With A-level and GCSE results out this week, it’s important to emphasise that talent is everywhere in our country – but that opportunity isn’t.

By Steve Murrells – Co-op CEO

For as long as I can remember, the social mobility agenda has been about supporting young people from under-privileged or deprived backgrounds into careers like the law or finance by supporting them through education and professional qualification. If you look at the Social Mobility Employer Index, published every year by the Social Mobility Foundation, you’ll see a proliferation of professional services, management consultancies and Government departments.

I think everyone agrees that this is a good thing and that we are immeasurably better as a society for increasing the proportion of people from different background in these professions.

But if that is all social mobility means then we have a problem. This kind of intervention can only ever help a small number of individuals, because there is only so much room at the top. Perhaps even more importantly, it doesn’t help communities; pursuing these kinds of careers usually means the individuals leaving the community that raised them to go to different cities. Too often it hollows out communities rather than enriching them.

That’s why this week, while I celebrate all those who did so well in their A-levels and GCSEs and are going on to the next phase of their academic journey, I am more focused on those whose circumstances mean they have not thrived. It is a stark fact that around a fifth of GCSE pupils in England did not achieve grade 4 (that is a C in old money!) in either English or Maths at GSCE – and that means they are locked out of many career pathways, including apprenticeships.

If we want to help those people, we have to get more serious about levelling up, looked at in a holistic way. What that means to me is individuals and communities prospering together – and to achieve that we need social mobility to impact not hundreds of people, but tens of thousands of people and their communities. We need not one young kid from a challenging estate to become a QC – although that would be great – but dozens of kids from that estate getting the skills to be successful in a range of jobs.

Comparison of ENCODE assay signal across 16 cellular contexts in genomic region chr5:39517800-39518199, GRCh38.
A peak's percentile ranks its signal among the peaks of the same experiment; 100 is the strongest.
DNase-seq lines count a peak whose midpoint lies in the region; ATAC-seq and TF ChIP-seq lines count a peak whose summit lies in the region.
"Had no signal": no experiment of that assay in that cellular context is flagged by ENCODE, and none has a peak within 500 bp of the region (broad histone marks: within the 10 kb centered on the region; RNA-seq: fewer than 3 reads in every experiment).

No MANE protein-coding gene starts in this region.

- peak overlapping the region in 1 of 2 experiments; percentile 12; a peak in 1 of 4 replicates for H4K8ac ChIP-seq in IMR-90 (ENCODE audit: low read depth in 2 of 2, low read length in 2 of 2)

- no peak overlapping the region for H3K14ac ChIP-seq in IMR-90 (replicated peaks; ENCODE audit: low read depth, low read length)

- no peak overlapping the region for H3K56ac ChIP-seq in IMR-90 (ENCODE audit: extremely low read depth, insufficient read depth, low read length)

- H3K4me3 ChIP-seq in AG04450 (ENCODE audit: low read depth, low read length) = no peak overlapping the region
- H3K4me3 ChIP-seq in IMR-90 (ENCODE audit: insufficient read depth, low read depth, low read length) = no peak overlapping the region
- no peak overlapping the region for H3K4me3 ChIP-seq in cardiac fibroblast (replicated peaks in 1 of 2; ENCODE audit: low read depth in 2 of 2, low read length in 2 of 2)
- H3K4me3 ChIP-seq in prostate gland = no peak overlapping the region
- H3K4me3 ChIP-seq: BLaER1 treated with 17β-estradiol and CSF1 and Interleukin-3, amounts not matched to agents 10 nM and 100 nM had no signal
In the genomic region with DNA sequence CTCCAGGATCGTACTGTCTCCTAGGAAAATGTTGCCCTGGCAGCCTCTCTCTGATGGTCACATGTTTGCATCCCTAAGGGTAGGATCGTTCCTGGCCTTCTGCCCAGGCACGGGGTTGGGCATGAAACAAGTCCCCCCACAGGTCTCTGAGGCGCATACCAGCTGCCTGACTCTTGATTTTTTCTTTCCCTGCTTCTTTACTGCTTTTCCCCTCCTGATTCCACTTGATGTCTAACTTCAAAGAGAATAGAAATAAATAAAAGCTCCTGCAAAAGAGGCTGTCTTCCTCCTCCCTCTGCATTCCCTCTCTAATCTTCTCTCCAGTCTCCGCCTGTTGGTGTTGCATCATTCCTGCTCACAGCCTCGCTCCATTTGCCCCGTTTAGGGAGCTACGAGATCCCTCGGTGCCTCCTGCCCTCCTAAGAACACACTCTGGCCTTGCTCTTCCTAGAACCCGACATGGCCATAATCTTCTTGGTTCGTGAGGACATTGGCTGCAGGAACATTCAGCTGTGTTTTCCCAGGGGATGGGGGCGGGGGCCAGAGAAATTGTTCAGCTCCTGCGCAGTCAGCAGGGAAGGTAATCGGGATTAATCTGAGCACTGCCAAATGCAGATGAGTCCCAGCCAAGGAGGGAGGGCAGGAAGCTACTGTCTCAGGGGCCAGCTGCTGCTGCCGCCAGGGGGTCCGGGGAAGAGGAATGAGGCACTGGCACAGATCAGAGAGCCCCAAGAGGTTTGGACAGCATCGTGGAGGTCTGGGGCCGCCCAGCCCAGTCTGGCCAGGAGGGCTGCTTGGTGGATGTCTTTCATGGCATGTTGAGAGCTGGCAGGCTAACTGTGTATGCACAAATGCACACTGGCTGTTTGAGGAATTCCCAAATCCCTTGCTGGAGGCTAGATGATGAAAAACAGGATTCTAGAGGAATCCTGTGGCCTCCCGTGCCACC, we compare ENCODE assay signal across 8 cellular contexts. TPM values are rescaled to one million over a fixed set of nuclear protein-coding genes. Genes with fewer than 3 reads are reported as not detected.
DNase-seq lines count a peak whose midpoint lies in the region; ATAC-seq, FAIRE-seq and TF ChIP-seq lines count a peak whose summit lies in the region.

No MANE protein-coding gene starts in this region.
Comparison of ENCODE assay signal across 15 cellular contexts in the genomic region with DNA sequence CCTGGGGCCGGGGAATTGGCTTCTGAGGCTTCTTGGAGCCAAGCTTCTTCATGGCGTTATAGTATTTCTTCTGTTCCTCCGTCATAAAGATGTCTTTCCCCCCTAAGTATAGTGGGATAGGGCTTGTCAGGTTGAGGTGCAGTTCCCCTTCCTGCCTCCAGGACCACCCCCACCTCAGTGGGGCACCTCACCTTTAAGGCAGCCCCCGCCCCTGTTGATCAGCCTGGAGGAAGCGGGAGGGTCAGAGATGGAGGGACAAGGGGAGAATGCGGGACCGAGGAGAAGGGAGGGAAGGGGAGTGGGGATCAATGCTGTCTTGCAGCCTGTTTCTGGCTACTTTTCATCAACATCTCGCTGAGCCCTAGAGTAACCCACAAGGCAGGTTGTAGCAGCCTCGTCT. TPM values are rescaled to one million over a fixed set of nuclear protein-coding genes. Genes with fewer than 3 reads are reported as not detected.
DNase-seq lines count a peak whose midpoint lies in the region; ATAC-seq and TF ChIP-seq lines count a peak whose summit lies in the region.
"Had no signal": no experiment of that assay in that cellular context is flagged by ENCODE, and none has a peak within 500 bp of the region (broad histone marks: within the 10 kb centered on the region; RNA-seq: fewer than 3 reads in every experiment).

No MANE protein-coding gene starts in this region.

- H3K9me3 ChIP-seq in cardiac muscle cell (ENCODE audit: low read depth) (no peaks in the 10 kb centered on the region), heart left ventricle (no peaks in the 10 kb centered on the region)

So I really worry when I see the falling numbers of those starting level 2 apprenticeships – that is the GCSE equivalent – and it has dropped every year since 2014/2015. It is these entry level jobs that can help create a better future for a broader range of people, allowing them to capitalise on their talents.

Businesses like the Co-op can provide a pathway for individuals from every community. At any one time, we have 1,000 apprentices in our stores, logistics teams and funeralcare homes and almost half are level 2 starts. We know that the thousands of apprentices we have had in our Co-op over the years have been not only fantastic for our business, but also for the communities that raised them, because they have tended to stay there and enrich them.

Our vision at the Co-op is Co-operating for a Fairer World and we know that when businesses come together we can help support communities to prosper. Earlier this year we created a scheme which has seen 28 businesses pledge almost £5m of unspent funds to create apprenticeships in SMEs across the UK… it’s already created more than 200 new apprenticeships, giving those people the chance to get on and realise their potential.

We are waiting for a Levelling-Up White Paper in the coming months and I hope we see a plan which is about making sure that opportunities are there for everyone to be as good as their talent allows. A plan where individuals can flourish AND which helps communities prosper together so no one gets left behind.

For that we will need co-operation between government, businesses and communities.

I am up for that.